Featured Fem | Meet Bethany Rose

Interview by Anna-Claire McGrath

Bethany Rose Lamont is the founder and editor-in-chief of Doll Hospital, a biannual art and literature print journal on mental health. The first issue, backed by Kickstarter, was released in February 2015. Issue three comes out this August.

THE FEM: Tell me a little bit about Doll Hospital for our readers. What is it, how did it come about?

BETHANY ROSE: Doll Hospital is an art and literature journal for and by people with mental health struggles. It’s not just for those of us with fancy liberal art degrees or some kind of “established” art or writing career or whatever. It’s a space for everyone who has a difficult time with mental health to share their story in whatever medium they feel most comfortable expressing themselves in.

I founded Doll Hospital in May 2014, I was a 22 year old student and struggling with thoughts of suicide. I had no place to express these always overwhelming, and sometime terrifying, thoughts and found myself reduced to self deprecating tweets and 3am shitposting on tumblr. I’m 25 now, Doll Hospital has turned two years old and we’ve just completed our third issue. I of course still have mental health struggles (those things don’t miraculously disappear sadly!) but in cultivating a space to safely express myself and seek out a community with others who are also grappling with these issues, I feel more confident in managing my own mental illness, less ashamed to actively express when I’m having a bad day and more emboldened to advocate for myself and for my loved ones.

I think it’s so important to get those voices out there. I wonder if you ever worry about the stigma surrounding mental health issues that still exists. I know I blog about my own struggles with mental health sometimes, and I’m always worried like, “What if a future employer sees this, and then they think I’m a total crazy person and don’t want to hire me?” How do you reconcile yourself with the fact that some people still have a very negative view of people who open up about mental health?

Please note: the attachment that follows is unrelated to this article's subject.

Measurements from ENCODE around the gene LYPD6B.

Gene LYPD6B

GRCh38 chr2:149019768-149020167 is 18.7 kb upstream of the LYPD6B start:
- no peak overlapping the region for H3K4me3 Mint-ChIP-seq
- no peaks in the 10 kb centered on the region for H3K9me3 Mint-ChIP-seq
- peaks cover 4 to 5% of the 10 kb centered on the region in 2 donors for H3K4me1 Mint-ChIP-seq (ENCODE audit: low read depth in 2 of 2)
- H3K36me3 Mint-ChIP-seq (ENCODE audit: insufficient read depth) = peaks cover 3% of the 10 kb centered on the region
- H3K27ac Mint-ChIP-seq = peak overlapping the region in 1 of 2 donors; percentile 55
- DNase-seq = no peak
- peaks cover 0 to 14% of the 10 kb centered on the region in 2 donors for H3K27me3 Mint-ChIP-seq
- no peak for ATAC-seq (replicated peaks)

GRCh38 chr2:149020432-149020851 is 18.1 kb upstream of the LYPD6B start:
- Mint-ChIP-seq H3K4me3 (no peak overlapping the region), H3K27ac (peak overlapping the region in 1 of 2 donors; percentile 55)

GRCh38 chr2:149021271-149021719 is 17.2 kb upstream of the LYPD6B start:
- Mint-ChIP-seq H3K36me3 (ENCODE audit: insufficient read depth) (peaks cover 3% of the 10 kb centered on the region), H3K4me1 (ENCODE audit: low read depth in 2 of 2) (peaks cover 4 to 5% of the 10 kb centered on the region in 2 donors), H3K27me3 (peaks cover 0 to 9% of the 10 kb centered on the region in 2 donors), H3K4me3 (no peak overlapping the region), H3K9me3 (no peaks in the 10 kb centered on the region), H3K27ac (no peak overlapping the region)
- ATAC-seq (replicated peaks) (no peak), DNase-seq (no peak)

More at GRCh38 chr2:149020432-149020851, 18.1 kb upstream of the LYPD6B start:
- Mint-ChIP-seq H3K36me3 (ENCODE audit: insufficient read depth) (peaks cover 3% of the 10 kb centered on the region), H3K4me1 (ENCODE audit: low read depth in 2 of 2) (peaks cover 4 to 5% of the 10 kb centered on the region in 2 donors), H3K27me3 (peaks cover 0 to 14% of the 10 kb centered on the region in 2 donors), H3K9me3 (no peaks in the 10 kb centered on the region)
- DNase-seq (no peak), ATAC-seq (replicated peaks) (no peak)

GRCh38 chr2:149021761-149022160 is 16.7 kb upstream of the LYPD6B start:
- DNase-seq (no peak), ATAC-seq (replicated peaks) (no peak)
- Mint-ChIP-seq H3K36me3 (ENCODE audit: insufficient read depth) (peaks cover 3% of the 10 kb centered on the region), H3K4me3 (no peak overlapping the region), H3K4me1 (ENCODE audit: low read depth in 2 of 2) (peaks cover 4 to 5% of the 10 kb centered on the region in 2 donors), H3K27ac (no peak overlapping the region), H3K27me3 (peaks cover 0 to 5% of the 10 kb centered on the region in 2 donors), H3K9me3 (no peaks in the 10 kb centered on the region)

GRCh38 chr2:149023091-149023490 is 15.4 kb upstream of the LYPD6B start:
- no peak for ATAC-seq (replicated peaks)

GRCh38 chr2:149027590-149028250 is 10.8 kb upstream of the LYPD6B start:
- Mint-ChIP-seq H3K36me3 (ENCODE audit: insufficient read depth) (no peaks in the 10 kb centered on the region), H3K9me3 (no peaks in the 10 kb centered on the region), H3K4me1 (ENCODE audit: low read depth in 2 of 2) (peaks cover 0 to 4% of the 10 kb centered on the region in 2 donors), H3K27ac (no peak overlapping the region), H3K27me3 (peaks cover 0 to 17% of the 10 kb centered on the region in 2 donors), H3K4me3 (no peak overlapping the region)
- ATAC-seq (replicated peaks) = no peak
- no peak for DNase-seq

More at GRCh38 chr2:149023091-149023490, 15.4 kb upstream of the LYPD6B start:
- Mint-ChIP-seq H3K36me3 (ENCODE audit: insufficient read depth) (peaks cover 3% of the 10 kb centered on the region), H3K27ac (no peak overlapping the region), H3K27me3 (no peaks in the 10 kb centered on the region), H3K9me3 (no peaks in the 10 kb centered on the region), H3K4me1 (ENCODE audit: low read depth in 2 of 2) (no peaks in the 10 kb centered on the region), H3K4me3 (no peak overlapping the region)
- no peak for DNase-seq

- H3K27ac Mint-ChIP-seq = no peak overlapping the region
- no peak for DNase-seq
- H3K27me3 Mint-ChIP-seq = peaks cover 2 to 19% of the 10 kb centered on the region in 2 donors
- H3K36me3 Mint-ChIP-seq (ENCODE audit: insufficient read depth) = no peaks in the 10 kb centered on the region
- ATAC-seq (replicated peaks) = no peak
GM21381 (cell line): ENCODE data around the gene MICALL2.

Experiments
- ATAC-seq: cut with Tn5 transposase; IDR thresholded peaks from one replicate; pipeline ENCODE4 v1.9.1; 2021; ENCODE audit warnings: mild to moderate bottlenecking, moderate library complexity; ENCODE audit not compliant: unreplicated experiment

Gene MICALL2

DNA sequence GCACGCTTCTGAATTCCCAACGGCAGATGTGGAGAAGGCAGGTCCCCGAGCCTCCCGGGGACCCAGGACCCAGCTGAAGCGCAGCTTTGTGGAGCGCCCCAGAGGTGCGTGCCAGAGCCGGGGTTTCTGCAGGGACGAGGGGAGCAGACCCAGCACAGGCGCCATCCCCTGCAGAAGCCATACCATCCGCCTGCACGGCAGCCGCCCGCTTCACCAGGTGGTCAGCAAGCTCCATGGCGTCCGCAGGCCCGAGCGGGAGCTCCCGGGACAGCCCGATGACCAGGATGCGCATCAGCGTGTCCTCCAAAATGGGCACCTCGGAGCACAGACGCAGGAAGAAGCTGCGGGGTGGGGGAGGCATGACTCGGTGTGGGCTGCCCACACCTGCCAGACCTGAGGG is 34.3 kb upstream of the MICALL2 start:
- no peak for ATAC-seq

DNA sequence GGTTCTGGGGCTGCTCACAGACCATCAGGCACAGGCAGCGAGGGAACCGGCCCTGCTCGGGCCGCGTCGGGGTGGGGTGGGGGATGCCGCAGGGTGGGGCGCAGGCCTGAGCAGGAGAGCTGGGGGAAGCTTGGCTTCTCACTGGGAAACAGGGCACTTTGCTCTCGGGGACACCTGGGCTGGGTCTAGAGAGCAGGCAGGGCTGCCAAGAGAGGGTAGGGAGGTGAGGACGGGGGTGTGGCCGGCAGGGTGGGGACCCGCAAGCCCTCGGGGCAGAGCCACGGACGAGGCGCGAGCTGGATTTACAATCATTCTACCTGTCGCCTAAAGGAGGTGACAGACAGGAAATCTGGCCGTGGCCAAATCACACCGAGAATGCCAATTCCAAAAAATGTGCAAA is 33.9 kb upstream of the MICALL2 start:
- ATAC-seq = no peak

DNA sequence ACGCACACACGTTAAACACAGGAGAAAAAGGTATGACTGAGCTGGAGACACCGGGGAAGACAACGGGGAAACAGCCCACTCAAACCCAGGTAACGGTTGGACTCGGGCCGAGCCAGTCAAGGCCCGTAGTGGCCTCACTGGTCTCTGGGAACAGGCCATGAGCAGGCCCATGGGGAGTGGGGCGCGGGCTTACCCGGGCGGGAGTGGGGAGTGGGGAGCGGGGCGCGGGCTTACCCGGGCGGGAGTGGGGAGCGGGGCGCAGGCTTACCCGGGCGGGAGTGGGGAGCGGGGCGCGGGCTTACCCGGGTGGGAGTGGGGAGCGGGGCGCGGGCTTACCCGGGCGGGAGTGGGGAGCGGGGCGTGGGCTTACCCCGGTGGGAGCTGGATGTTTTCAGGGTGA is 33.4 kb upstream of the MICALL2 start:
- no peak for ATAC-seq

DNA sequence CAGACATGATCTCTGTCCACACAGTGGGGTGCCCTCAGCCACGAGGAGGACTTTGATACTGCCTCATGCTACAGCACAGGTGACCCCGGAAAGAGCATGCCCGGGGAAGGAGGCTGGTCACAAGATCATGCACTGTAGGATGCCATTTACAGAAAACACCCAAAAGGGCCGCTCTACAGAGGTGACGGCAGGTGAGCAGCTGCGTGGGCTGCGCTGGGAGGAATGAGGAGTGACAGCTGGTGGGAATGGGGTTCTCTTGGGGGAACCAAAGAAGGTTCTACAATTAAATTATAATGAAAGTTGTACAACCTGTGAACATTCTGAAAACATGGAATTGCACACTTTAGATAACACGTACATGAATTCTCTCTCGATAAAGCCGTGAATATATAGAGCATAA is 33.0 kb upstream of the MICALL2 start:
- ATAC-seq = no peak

BETHANY ROSE: The limits of seeing mental health advocacy purely through the lens of mental health awareness fails to realise that different people face different stigma for speaking out. The top priority of mental health work shouldn’t be about a byline on a think piece it should be about personal safety. Whilst mental health advocacy pushes for reform against mental health discrimination in the work place, no one person should be expected to shoulder this burden or risk their livelihood, day to day survival should be the priority. We publish many of Doll Hospital’s contribution under pseduonyms as a result of this, and for those who are concerned about the practical problems that may come from speaking on mental health this allows a positive alternative.

Of course, to erase the stigma of mental health, speaking out is required, but I don’t think that pressure should rest on those who are concerned about getting fired, whilst equally not becoming disproportionately favoured towards the privileged who do not have to worry about such practicalities. My worst experience of this was when I’d just graduated from university at 21 and was thrilled to get my first proper job in a field I was interested in. Upon signing my acceptance form I realised they had it in their power to request my full medical records from my doctor, and I was so terrified that I’d be rejected upon realising that I was in treatment for mental health. Thankfully they did not follow up on this but that is a great concern for me that they had that power, a power that could also discriminate against trans employees, the disabled and the chronically ill.

The issue of personal safety also comes about for those of us who risk isolation from one’s family if speaking out on mental health or personal trauma, for instance the importance of anonymity when it comes to writing on experiencing rape and sexual trauma. To speak out on trauma and mental health you should prioritize your own mental health, especially on the internet which can be such a hostile environment.

So that’s the practical side of things, in regards to general day to day folk who might think what I do is kind of weird or are intimidated or even a little scared about the prospect of creative spaces for mental health….well in all honesty I don’t think about them one bit! My priority is creating a nurturing environment for and by mentally ill people, mentally ill people are my priority I’m not particularly bothered if someone from a neurotypical background finds it peculiar, this project isn’t for them or their personal prejudices.

FEM: I think that’s great, and I totally agree. One thing you say on your website is, “We don’t care about ‘success stories’. We care about surviving.” I love that. Could you talk a little about what you mean by “success” versus “survival”?